(One factor is that Enbridge got off on the wrong foot with First Nations and things have generally gone downhill from there, leading people in northwest BC to question the general competence of Enbridge management.)

The answer is that natural gas is not bitumen. Natural gas is known factor. Bitumen, despite the thousands of pages of documents field by Enbridge with the JRP, is an unknown factor since there has never been a major bitumen disaster.

The worst case scenario, a catastrophic LNG ship explosion, could cause a huge forest fire. A natural gas pipeline breach under the right conditions could start a big forest fire. The environment of northwestern British Columbia has evolved to deal with fires. After such an incident, nature would take over and the forest would eventually come back. It is likely that the forest would take longer to recover than it would from a lightning strike fire, but the forest would recover. Bitumen leaking into salmon spawning rivers would kill the rivers. Bitumen stuck at the deep and rocky bottom of Douglas Channel would contaminate the region, probably for centuries.

It’s that simple.

 


Related Terrace Daily  No Apology Forthcoming by Gerald Amos

NEB approves KM LNG export licence

Energy

The National Energy Board has approved KM LNG’s (also known as Kitimat LNG) application for an natural gas export licence.

A NEB news release says:

The National Energy Board (NEB or the Board) today approved an application by KM LNG Operating General Partnership (KM LNG) for a licence to export liquefied natural gas (LNG) from Kitimat, British Columbia to markets in the Asia Pacific region.

The export licence authorizes KM LNG to export 200 million tonnes of LNG (equivalent to approximately 265 million 10³m³ or 9,360 Bcf of natural gas) over a 20 year period. The maximum annual quantity allowed for export will be 10 million tonnes of LNG (equivalent to approximately 13 million 10³m³ or 468 Bcf of natural gas).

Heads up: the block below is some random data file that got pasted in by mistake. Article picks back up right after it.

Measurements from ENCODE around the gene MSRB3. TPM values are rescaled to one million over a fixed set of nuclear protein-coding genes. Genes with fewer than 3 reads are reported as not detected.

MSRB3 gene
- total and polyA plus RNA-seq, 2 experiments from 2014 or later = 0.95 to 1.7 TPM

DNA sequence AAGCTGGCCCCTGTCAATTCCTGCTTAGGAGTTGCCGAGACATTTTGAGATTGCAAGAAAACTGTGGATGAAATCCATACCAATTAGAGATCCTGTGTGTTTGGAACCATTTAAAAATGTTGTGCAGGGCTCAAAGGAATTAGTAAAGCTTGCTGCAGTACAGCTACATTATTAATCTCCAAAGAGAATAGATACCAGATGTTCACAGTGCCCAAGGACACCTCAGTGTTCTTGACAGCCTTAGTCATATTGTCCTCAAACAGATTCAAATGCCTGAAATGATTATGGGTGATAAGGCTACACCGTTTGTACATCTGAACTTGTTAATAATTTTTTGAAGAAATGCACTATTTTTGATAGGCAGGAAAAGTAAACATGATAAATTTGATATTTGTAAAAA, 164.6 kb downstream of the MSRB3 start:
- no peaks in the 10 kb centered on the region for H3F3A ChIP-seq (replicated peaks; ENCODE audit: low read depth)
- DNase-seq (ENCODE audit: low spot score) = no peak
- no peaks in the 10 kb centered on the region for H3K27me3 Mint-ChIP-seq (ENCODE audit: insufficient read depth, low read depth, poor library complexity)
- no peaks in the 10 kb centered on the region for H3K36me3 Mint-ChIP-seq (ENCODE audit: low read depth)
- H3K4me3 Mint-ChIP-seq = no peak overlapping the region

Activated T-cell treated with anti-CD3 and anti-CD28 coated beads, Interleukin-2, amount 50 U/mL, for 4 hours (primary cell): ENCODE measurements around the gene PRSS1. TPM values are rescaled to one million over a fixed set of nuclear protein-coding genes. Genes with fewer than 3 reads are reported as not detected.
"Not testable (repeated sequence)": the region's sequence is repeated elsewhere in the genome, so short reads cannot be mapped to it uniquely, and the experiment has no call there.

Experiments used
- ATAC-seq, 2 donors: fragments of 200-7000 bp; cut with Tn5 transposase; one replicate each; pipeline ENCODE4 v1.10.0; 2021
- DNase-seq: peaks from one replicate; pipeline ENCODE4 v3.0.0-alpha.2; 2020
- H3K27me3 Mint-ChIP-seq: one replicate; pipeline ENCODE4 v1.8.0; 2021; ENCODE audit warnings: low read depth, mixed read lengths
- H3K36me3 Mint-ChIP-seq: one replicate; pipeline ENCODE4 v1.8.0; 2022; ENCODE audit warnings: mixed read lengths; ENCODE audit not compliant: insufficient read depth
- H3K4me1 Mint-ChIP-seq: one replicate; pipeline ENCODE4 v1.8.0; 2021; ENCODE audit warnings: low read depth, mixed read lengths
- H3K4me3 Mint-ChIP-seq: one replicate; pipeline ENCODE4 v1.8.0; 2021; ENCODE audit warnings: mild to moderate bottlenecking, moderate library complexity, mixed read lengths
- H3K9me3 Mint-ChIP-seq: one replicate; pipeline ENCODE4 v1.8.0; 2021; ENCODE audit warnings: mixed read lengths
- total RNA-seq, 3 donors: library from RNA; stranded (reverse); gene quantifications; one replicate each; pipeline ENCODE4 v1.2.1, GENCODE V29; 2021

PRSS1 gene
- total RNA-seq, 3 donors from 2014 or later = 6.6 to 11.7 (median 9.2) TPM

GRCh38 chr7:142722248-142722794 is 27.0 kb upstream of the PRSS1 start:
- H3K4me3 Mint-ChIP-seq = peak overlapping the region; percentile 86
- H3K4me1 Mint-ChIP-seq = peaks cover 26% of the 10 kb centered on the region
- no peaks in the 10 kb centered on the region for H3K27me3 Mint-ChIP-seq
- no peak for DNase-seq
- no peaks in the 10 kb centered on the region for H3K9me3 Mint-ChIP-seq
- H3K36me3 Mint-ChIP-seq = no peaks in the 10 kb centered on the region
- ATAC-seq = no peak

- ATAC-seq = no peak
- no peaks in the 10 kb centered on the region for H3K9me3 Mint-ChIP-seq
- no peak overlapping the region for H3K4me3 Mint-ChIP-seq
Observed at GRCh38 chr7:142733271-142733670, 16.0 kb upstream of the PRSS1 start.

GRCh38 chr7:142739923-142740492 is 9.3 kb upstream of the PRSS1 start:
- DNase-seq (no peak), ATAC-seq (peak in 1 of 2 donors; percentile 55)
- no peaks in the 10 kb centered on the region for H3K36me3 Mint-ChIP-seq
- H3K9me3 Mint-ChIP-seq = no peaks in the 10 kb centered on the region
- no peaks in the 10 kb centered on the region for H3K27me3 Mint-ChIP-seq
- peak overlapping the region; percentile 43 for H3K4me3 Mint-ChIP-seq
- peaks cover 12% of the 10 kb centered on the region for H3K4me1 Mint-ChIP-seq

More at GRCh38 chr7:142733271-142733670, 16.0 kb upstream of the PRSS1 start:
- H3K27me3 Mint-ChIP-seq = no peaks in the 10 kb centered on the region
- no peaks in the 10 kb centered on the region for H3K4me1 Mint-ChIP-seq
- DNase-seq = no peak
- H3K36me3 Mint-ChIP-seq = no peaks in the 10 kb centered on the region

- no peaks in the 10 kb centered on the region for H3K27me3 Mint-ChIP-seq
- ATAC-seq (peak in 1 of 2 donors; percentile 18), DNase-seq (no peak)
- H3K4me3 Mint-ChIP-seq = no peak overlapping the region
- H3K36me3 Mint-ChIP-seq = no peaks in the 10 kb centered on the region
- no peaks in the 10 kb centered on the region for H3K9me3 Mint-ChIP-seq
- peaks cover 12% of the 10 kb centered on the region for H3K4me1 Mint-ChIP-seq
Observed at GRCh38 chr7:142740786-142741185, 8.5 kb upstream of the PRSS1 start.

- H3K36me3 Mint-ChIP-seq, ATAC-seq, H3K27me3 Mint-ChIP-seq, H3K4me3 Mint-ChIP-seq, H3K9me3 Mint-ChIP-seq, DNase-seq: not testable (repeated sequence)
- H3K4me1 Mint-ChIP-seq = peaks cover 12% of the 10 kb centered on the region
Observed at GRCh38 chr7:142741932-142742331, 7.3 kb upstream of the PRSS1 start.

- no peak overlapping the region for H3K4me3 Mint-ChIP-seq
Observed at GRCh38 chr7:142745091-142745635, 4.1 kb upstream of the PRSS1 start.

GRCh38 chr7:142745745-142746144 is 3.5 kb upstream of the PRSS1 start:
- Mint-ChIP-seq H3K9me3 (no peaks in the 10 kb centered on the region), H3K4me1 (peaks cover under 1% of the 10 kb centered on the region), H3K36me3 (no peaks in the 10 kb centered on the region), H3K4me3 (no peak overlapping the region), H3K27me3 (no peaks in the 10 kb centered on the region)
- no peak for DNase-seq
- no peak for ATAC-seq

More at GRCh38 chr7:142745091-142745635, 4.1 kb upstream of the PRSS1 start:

The supply of gas will be sourced from producers located in the Western Canada Sedimentary Basin. Once the natural gas has reached Kitimat by way of the Pacific Trail Pipeline, the gas would then be liquefied at a terminal to be built in Bish Cove, near the Port of Kitimat.

The construction and operation of the pipeline and the terminal will require provincial regulatory decisions.

This is the first application for an LNG export licence that the Board has considered since the de-regulation of the natural gas market in 1985.

In approving the application, the Board satisfied itself that the quantity of gas to be exported does not exceed the amount required to meet foreseeable Canadian demand. The exported LNG will not only open new markets for Canadian gas production, but the Board believes that ongoing development of shale gas resources will ultimately further increase the availability of natural gas for Canadians.

Prior to approving the licence, the Board considered environmental and related socio-economic effects of KM LNG’s application. These effects included matters related to marine shipping, and the proposed LNG terminal and Pacific Trail Pipeline.

The Board also acknowledges the potential economic benefits associated with KM LNG’s project. These benefits include employment opportunities due to the development of the LNG terminal and the Pacific Trail pipeline.

Kitimat mayor Joanne Monaghan said, “I am glad they got it, because now the project can move forward.”

KM LNG is owned by Apache Canada Ltd. (40 per cent), EOG Resources Canada Inc. (20 per cent) and Encana Corp. (20 pre cent). The Front End Engineering for the LNG terminal at Bish Cove is now underway. The companies say a final investment decision will be made in early 2012.


A news release from Apache
said:

“The Kitimat LNG project represents a remarkable opportunity to open up Asia-Pacific markets to Canadian natural gas and we’re leading the way in being able to deliver a long-term, stable and secure supply to the region,” said Janine McArdle, Kitimat LNG President. “This export licence approval is another major milestone for Kitimat LNG as we move forward and market our LNG supply. LNG customers can have even more confidence in a new source of supply.”

“Today marks a historic day for Canada’s natural gas industry and this is fantastic news for our project and the communities where we operate. Kitimat LNG will bring revenues and jobs and the associated benefits to Canada,” said Tim Wall, Apache Canada President. “The Kitimat LNG partners are very pleased with the NEB’s approval of our export licence and we’d like to thank them for their support and confidence in the project.”

Text of NEB Decision on KM LNG(pdf)